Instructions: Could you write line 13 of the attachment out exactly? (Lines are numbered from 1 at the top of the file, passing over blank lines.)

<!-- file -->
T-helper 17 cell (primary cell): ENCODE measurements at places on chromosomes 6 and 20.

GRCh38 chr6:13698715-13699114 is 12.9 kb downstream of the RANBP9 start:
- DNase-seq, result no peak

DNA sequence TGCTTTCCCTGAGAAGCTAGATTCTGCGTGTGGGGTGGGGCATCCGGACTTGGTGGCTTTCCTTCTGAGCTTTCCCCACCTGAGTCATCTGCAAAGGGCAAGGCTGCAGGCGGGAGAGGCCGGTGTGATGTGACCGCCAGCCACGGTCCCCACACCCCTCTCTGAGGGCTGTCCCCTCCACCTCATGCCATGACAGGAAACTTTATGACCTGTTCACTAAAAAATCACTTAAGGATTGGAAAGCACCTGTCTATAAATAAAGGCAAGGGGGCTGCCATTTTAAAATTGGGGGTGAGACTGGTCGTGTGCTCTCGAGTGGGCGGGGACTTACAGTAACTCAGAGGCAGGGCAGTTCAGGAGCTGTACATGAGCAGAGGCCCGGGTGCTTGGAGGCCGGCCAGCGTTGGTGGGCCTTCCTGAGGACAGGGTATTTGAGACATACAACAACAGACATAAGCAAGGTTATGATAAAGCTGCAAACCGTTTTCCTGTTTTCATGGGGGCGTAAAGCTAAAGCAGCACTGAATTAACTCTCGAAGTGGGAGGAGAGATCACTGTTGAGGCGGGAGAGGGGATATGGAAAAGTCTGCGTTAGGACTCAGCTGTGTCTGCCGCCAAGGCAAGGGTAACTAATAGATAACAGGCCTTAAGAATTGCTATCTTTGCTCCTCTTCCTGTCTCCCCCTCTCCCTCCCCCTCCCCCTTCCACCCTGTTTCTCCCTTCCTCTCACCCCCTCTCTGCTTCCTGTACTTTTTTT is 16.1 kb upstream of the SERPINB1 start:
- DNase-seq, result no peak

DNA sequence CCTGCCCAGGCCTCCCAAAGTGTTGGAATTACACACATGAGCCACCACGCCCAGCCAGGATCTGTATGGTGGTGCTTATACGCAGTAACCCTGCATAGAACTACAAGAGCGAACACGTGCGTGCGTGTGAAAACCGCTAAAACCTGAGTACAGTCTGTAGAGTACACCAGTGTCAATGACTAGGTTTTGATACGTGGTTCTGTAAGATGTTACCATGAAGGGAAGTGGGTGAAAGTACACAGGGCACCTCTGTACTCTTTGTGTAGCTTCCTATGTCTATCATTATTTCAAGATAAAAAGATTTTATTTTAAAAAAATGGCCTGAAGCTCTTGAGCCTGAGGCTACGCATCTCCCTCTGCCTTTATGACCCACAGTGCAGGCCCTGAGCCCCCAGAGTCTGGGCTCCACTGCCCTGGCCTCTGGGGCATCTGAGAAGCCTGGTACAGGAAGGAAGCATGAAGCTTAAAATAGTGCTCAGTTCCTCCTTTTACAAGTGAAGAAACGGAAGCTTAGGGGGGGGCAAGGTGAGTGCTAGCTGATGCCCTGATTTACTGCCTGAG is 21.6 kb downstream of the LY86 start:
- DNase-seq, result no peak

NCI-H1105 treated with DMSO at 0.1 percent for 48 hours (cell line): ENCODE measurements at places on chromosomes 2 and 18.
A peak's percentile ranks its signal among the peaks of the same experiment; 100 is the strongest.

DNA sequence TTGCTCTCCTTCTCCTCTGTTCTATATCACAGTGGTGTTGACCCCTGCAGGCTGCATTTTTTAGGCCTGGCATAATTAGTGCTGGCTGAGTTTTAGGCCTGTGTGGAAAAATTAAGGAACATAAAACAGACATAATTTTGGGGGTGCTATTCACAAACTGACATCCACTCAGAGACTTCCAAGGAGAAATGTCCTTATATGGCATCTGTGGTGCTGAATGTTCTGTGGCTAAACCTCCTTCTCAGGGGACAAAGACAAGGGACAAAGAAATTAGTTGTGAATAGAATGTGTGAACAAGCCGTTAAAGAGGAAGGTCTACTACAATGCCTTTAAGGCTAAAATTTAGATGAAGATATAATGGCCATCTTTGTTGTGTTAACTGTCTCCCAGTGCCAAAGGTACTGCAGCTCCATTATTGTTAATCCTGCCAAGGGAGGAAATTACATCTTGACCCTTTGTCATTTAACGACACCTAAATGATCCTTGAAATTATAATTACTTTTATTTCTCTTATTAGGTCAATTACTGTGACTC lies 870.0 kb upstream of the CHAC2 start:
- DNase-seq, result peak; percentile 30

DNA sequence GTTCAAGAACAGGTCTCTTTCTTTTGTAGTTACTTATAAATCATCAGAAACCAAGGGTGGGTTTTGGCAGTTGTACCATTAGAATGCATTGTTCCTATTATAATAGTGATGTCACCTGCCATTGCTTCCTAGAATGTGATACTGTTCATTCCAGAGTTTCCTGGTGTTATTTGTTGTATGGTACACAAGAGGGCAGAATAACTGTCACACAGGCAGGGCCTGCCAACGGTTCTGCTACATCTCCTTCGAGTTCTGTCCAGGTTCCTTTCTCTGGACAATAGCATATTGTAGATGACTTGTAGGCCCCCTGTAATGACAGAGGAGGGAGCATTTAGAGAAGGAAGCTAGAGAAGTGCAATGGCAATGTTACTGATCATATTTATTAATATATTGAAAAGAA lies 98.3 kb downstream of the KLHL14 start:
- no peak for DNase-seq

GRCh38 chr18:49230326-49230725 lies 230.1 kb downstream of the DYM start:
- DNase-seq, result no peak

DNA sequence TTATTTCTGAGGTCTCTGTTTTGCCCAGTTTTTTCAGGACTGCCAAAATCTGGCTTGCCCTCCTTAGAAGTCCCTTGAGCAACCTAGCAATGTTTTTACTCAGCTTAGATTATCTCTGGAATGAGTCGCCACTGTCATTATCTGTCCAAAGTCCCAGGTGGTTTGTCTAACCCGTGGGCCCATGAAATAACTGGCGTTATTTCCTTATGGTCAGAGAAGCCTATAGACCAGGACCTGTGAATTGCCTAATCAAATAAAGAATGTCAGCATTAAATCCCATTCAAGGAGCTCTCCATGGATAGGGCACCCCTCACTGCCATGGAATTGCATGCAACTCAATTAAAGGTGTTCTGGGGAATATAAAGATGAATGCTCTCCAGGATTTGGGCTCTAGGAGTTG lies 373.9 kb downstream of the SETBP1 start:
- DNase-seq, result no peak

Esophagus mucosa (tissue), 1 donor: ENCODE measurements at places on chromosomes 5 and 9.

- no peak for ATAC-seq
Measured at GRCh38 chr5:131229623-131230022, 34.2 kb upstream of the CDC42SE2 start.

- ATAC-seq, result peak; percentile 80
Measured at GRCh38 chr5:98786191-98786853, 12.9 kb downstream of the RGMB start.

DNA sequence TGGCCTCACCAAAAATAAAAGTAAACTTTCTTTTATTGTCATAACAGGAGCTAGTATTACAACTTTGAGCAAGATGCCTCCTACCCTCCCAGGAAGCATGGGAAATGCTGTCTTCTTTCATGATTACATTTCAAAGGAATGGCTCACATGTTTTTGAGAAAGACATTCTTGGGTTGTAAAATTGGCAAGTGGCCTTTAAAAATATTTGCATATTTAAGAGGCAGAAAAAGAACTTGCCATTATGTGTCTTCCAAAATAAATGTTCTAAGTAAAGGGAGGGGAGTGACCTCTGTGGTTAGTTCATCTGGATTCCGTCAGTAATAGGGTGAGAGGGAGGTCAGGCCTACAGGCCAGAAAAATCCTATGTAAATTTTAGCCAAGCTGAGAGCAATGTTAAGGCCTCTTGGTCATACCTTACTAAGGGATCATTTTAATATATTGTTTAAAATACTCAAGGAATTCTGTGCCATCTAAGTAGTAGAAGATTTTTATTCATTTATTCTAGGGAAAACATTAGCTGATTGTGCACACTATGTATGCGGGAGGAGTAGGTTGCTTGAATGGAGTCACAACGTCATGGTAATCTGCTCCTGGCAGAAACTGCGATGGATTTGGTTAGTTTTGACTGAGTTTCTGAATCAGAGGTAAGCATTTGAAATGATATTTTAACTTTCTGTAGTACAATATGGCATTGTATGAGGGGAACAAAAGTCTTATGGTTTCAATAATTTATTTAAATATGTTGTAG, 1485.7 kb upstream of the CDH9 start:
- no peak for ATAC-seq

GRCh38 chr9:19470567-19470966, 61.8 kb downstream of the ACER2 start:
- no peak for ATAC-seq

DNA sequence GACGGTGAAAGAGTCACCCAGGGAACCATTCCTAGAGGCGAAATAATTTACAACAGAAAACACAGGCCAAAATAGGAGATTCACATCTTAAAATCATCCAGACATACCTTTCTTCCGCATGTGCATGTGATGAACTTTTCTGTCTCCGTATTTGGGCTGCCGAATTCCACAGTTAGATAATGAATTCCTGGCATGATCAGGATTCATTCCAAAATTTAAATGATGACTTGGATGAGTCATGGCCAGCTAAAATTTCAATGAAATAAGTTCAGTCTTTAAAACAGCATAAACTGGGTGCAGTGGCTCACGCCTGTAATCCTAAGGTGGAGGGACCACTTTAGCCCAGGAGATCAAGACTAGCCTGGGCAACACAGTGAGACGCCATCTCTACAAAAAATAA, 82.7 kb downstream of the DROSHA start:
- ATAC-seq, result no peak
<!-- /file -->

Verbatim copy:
- no peak for DNase-seq